Greek Weddings

posted in: Weddings | 0

The film “My Big Fat Greek Wedding” introduced people all over the world to the joy and fun of a Greek weeding and the idiosyncrasies of growing up in a Greek family. The Greeks love food, family, wine, and tradition … in short, they love all things Greek! And according to the dad in the movie, Windex will cure anything. The road to marriage all begins with a couple falling in love, and at least symbolically, the gentleman asking his girlfriend’s father for her hand in marriage. A good Greek father wants his daughter to marry a Greek, and if not, to give him a good reason why not!

A traditional Greek wedding is held in the Greek Orthodox church and is a ceremony that hasn’t changed for hundreds of years. The wedding starts with the groom waiting for the bride at the entrance of the church. He hands her the bridal bouquet and they walk into the church together, followed closely by the guests who are attending the ceremony. The wedding takes place in two parts: The Service of Betrothal, which is the exchanging of the rings, and the Ceremony of the Sacrament of Marriage, which consists of prayers and the joining of hands, symbolizing their union from two individuals to one unified couple. Then the couple is Crowned with a wreath of flowers with flowing white ribbons, that is exchanged three times between the couple’s heads signifying their unity and their desire to work together as partners. The service is closed with the reading of the Gospel about the marriage of Cana at Galilee, the drinking of wine from a common cup three times, and the ceremonial walk around the altar three times, signifying the couples first walk as a married couple. The guests then throw rice at the couple. It is not unusual to see the priest holding up his hands or his Bible to protect himself from the onslaught of rice. When the rice subsides, the priest then removes the crown, separates their joined hands, and reminds the newlyweds not to break the union that God has joined together.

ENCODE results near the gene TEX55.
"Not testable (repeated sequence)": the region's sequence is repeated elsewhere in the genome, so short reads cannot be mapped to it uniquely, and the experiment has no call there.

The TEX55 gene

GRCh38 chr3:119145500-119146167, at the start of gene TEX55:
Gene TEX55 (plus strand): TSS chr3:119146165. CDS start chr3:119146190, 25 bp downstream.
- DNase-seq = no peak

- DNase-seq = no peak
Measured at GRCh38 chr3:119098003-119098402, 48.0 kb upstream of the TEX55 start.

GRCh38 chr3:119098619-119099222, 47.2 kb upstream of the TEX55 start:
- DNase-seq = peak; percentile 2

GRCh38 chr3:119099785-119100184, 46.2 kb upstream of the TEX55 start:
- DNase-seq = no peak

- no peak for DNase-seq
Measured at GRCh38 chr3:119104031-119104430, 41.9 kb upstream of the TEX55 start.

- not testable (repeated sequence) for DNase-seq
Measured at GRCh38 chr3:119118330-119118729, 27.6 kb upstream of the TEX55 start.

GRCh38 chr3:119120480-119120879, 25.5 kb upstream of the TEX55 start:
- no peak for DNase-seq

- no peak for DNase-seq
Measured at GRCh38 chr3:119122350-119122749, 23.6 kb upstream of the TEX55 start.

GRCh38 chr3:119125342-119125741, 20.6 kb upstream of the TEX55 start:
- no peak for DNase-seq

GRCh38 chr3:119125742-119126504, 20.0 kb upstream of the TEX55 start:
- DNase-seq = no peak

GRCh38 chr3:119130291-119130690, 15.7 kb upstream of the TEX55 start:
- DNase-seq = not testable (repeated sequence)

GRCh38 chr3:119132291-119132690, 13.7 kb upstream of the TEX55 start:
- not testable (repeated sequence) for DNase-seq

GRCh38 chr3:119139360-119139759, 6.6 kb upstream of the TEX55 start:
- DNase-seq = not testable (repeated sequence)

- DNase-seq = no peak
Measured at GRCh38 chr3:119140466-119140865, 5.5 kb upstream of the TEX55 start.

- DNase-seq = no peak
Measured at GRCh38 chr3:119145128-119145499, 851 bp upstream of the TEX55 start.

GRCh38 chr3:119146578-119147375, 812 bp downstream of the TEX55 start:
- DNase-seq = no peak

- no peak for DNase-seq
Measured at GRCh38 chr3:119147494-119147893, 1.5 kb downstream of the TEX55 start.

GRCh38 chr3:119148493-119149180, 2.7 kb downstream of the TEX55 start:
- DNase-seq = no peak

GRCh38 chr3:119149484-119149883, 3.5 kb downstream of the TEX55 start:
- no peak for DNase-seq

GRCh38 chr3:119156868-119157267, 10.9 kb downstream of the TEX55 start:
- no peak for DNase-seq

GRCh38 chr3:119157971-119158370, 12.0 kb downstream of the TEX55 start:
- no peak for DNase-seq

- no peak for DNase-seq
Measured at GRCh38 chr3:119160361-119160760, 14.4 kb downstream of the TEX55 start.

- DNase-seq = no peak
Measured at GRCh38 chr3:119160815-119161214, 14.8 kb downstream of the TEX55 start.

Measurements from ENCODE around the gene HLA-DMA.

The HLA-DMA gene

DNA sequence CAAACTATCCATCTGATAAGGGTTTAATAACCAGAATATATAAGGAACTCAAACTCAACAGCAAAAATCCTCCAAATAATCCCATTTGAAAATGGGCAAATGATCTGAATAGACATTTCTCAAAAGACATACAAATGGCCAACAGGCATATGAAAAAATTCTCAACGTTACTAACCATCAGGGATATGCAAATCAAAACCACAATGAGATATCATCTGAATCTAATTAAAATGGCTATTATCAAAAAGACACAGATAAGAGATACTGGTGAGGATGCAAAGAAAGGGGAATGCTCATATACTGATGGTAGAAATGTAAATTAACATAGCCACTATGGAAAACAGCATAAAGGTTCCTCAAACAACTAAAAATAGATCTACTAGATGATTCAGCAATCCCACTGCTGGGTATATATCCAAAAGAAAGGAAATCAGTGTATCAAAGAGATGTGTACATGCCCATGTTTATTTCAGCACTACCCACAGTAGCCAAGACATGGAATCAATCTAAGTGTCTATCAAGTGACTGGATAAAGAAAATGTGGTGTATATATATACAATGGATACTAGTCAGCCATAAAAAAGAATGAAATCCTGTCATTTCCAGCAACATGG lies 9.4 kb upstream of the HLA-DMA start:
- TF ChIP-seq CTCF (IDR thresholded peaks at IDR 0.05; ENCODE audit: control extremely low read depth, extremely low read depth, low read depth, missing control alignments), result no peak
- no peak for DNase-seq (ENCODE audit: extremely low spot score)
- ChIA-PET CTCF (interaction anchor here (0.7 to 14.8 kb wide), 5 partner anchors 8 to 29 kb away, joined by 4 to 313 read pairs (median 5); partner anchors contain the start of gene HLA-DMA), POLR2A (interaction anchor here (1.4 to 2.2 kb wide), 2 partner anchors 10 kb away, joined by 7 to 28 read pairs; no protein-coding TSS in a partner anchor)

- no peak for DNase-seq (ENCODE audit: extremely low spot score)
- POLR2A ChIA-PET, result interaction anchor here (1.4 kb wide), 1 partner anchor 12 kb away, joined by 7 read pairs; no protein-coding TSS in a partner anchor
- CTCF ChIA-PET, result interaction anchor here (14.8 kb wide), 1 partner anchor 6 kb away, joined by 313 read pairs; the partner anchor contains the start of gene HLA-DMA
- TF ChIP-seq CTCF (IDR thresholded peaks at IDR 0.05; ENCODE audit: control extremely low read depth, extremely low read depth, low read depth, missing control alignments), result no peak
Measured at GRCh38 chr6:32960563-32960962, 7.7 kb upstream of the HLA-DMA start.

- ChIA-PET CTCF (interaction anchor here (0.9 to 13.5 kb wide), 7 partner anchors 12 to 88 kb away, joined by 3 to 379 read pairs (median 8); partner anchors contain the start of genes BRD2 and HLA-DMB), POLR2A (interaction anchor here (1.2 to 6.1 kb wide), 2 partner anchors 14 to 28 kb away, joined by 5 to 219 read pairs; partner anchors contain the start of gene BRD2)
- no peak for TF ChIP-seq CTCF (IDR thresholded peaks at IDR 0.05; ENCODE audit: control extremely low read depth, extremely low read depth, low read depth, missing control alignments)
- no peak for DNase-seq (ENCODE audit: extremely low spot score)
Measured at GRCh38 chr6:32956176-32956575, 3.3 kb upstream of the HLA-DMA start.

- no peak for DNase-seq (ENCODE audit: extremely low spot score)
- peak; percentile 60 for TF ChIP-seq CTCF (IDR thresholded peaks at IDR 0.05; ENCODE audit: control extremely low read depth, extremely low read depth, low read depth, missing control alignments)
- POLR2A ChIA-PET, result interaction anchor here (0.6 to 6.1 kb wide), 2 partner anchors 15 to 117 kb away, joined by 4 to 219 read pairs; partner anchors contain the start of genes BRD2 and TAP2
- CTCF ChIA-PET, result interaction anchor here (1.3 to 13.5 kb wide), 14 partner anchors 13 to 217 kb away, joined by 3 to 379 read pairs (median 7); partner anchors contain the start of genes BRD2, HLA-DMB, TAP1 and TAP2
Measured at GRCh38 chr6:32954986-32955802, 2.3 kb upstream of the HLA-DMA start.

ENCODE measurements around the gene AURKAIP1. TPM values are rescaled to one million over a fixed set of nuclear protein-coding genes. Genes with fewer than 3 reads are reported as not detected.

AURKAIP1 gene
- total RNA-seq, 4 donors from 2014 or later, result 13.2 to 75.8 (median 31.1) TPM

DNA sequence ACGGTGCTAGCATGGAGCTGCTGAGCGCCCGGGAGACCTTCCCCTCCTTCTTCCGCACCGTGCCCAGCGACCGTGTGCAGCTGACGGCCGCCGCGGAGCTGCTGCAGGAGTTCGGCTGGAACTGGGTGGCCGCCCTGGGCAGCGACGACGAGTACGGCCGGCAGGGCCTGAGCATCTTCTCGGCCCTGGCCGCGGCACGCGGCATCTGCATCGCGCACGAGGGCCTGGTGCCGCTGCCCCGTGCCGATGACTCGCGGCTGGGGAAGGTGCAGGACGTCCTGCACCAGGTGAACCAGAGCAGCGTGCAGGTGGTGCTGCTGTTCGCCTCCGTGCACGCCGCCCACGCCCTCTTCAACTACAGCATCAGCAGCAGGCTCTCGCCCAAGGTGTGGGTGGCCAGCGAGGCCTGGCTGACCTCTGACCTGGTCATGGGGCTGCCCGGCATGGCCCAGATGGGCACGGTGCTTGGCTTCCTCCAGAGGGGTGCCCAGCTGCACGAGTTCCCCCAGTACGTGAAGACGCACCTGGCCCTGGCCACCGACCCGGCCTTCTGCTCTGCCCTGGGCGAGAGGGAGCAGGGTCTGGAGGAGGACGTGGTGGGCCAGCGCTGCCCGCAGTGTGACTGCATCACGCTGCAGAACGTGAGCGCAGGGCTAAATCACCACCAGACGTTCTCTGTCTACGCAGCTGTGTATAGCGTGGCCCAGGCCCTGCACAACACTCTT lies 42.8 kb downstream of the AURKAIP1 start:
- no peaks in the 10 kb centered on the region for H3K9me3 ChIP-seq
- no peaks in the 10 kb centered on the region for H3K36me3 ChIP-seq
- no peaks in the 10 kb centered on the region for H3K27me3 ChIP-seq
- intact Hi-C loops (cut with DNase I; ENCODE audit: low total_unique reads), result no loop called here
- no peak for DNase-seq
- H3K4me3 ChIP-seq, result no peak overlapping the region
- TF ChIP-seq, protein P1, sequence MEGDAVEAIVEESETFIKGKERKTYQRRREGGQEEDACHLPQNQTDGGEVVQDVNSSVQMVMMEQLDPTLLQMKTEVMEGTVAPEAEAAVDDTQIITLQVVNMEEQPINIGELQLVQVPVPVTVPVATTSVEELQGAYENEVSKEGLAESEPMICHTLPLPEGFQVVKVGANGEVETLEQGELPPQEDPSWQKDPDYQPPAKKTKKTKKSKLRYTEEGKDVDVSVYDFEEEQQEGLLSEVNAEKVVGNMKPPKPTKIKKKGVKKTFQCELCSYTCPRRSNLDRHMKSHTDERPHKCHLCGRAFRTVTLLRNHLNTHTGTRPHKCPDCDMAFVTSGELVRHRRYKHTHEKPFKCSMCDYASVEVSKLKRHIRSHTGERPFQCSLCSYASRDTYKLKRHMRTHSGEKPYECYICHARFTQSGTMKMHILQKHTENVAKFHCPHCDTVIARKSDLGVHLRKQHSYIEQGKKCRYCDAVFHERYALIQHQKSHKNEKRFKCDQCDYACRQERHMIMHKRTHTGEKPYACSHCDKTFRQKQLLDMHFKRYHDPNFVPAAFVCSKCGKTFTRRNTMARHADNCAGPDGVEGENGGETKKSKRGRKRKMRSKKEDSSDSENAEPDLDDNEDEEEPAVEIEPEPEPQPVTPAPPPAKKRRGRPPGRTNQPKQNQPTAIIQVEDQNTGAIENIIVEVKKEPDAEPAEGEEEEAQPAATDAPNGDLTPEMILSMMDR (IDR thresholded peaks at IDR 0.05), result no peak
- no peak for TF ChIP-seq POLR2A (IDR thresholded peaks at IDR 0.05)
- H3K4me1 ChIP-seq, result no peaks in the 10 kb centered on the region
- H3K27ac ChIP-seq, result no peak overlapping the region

Greek receptions are wild affairs with lots of family, food, drinks, dancing, singing, and tradition. The bride leads the bridal party in a raucous, fun, quick stepping dance (called kalamatiano) where the group joins hands and skips around in a circle. Food is a major part of any great celebration, so the wedding reception will always have lots of baklava (honey & nuts pastry), spanakopita (spinach pie), lamb shanks with potatoes, dolmathakia (stuffed grape leaves), and loukoumades (golden fried dough puffs). Because the Greeks are a competitive lot, the reception will frequently turn into a culinary competition for the best recipes for Greek favorites. At the end of the reception as the party begins to die down, the groom cuts up his tie and sells the pieces for money to stuff their piggy bank for their honeymoon or their first home together.

The Avenue Banquet Hall is the ideal location to host a Greek wedding. The traditional Mediterranean menu is a perfect food choice for this event.

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